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You know I’ve been thinking about how long that I was with the Baltimore Orioles as a player and how long I’ve been in Baltimore. And as you know, the Orioles came to town in 1954, and I signed with the Orioles in 1955. I think it was John Eisenberg, a sports columnist with the Baltimore paper, maybe just freelanced around, but he wrote a book about the history of the Orioles. In reading John’s book, I found out that I’ve seen every Oriole player in the history of the Orioles. And that goes back for a lot of memories, there’s only about four or five players that I did not see in a uniform. So you see I do have a lot of wonderful memories, and most of them are sitting right out there. I had a, I was fortunate to play at the best of the times with the greatest players, All-Stars at just about every position. As I look here, Boog Powell, where are you Boog? Oh! I don’t know how I missed you! The best friend that anyone could ever have, I love you Boog. You know, here’s a guy who had 400 home runs, almost 400 home runs, would have had 500 if he played in another ballpark somewhere. But the problem is, he never won a Gold Glove. And I’m here to tell you, this guy could field. Great hands, he never let me forget it. You know, every time I’d make a bad throw to Boog he’d have to scoop it out of the dirt, well he’d come in and put a little mark on the wall. So at the end of the year he would come over and he would say ‘15 errors I saved for Brooks’, he’d come to me and say ‘Brooks, give me that golden glove, man’. Plus, he never let me forget that he had more stolen bases then me. I tell you, Boog, I looked for that signal my whole career and I never got it.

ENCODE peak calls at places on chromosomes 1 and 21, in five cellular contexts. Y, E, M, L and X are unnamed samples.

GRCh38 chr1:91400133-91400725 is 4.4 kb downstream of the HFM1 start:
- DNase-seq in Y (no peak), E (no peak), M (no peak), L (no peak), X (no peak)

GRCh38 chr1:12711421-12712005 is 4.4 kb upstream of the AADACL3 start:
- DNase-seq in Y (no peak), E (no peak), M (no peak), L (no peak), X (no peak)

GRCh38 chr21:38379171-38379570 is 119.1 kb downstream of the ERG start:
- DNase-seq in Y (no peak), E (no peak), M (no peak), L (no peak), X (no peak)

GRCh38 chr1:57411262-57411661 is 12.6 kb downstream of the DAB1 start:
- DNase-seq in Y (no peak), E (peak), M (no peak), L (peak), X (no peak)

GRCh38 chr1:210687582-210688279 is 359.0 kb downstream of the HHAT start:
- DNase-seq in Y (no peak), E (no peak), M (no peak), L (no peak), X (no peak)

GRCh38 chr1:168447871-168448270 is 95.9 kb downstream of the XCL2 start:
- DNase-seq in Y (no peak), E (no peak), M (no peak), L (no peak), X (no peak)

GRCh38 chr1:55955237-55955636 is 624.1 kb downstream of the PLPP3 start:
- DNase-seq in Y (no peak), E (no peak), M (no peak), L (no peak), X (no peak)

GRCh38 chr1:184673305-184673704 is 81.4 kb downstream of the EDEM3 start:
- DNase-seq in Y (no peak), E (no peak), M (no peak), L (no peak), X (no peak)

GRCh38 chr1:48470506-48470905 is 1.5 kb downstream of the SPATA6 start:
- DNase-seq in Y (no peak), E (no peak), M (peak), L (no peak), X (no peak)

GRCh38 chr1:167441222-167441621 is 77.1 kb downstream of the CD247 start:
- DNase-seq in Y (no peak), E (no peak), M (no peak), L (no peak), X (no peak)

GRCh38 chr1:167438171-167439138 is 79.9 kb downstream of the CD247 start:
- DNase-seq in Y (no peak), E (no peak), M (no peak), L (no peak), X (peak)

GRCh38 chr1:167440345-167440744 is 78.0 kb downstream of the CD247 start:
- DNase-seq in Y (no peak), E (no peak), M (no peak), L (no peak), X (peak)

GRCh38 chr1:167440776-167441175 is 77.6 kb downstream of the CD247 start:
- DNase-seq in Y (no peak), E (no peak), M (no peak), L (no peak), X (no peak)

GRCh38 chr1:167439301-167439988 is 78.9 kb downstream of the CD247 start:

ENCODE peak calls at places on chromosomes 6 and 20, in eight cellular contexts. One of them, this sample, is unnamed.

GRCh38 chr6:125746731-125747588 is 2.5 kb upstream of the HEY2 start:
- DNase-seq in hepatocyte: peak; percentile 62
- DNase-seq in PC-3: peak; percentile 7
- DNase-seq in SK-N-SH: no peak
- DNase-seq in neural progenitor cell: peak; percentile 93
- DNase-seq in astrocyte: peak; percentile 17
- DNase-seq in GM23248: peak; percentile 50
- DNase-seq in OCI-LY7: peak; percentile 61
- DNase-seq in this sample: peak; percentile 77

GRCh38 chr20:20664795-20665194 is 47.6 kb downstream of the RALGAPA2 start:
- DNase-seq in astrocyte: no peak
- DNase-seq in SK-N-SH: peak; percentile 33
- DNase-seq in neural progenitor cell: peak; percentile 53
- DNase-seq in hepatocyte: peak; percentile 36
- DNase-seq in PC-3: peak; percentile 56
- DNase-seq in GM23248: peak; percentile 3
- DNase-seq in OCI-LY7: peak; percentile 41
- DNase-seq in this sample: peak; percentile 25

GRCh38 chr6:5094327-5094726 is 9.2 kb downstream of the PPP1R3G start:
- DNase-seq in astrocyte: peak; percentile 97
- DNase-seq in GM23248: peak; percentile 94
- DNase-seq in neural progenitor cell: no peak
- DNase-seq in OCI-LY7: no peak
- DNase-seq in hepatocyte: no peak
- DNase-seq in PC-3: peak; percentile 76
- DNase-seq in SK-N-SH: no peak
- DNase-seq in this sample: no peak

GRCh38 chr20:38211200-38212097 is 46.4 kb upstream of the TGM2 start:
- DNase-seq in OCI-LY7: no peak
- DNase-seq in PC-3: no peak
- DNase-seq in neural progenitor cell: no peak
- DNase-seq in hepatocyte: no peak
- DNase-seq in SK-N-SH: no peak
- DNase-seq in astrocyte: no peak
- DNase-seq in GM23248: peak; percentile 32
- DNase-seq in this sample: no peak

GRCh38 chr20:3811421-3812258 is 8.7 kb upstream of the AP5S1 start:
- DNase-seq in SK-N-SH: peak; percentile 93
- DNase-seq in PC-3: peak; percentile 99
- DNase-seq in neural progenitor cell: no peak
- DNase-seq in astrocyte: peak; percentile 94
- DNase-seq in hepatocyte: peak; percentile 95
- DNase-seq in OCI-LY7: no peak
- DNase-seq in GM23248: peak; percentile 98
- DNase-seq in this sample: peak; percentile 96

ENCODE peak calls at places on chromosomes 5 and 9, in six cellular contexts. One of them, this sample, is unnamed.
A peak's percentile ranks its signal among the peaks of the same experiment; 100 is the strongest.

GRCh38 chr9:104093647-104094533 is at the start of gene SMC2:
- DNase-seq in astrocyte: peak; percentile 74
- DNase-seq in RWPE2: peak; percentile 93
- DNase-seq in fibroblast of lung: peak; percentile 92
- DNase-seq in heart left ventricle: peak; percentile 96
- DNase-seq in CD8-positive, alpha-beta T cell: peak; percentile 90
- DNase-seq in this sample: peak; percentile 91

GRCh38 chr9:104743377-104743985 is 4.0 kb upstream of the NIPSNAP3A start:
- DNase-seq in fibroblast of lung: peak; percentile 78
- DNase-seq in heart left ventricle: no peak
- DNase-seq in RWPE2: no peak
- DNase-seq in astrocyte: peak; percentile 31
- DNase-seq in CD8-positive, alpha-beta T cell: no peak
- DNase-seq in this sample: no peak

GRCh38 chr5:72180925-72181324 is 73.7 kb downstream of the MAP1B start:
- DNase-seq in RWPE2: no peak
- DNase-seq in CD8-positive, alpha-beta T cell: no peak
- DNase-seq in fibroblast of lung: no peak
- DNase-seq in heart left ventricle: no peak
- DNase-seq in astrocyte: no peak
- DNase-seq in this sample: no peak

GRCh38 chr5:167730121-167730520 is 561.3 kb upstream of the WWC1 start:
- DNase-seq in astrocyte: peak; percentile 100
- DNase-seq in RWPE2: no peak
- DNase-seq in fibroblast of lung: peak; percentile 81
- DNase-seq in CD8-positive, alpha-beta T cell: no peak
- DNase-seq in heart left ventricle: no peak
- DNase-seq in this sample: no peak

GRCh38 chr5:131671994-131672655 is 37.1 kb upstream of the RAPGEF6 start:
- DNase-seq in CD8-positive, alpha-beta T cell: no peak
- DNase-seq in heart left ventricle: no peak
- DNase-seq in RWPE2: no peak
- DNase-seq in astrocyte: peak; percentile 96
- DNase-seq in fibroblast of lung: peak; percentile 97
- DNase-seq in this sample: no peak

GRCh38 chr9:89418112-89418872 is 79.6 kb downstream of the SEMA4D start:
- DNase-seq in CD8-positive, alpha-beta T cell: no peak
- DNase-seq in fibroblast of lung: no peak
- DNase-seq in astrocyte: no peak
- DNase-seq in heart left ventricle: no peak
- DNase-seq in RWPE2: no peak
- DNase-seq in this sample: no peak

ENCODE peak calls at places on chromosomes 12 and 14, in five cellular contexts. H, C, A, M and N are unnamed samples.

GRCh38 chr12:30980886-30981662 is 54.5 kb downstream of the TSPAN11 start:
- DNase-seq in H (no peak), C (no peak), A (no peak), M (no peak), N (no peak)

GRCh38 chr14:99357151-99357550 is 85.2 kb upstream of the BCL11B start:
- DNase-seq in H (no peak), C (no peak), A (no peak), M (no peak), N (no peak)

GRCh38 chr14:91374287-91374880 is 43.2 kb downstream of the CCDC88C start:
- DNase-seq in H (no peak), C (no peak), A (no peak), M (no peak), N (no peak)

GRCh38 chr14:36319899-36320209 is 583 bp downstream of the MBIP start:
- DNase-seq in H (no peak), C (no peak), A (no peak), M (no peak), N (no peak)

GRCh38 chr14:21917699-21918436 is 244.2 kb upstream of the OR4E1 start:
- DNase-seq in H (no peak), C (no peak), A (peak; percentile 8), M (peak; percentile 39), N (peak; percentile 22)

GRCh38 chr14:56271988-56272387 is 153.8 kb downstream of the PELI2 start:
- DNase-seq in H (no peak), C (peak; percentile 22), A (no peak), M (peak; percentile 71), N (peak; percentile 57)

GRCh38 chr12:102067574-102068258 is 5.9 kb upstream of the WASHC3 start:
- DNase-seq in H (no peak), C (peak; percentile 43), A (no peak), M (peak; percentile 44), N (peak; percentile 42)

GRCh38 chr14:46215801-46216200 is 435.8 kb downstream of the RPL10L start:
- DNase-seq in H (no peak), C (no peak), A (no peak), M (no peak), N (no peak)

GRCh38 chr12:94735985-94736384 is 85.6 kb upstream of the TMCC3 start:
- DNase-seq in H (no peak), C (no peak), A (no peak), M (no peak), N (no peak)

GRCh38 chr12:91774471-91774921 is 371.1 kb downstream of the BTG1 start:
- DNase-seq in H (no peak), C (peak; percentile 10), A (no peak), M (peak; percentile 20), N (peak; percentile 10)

Jim Palmer, the greatest Oriole pitcher in the history, and one of the greatest pitchers in the history of baseball. Three-time Cy Young and I’m telling you, he was 20-years old facing 30-year old Sandy Koufax back in ’66 and he got the best of Koufax, that was the nice part about it. And Paul Blair, my good friend, Paul Blair. I guess if you ask a lot of people, the consensus of the best center fielder you’ve ever seen they would come back with, ‘Oh, Willie Mays’, well I’m here to tell you Paul Blair was Willie Mays. And he could hit, too.
And of course if you want to go way back, we recalled, our first real good year where we won a lot of games, chased the Yankees right down to the wire. That was 1960 and one of the head starlets of that pitching staff was Milt Pappas from Detroit, signed with the Orioles right before, or after I did. So, Milty we’re glad to see you, won over 100 games in the American League, went to the National League and won 100, too. Then there’s my good friend Ronnie Hanson, Ronnie, where are you pal. We roomed together, I signed in ’55 he signed in ’56, we roomed together for a couple years. 1960 was the Rookie of The Year for the Orioles.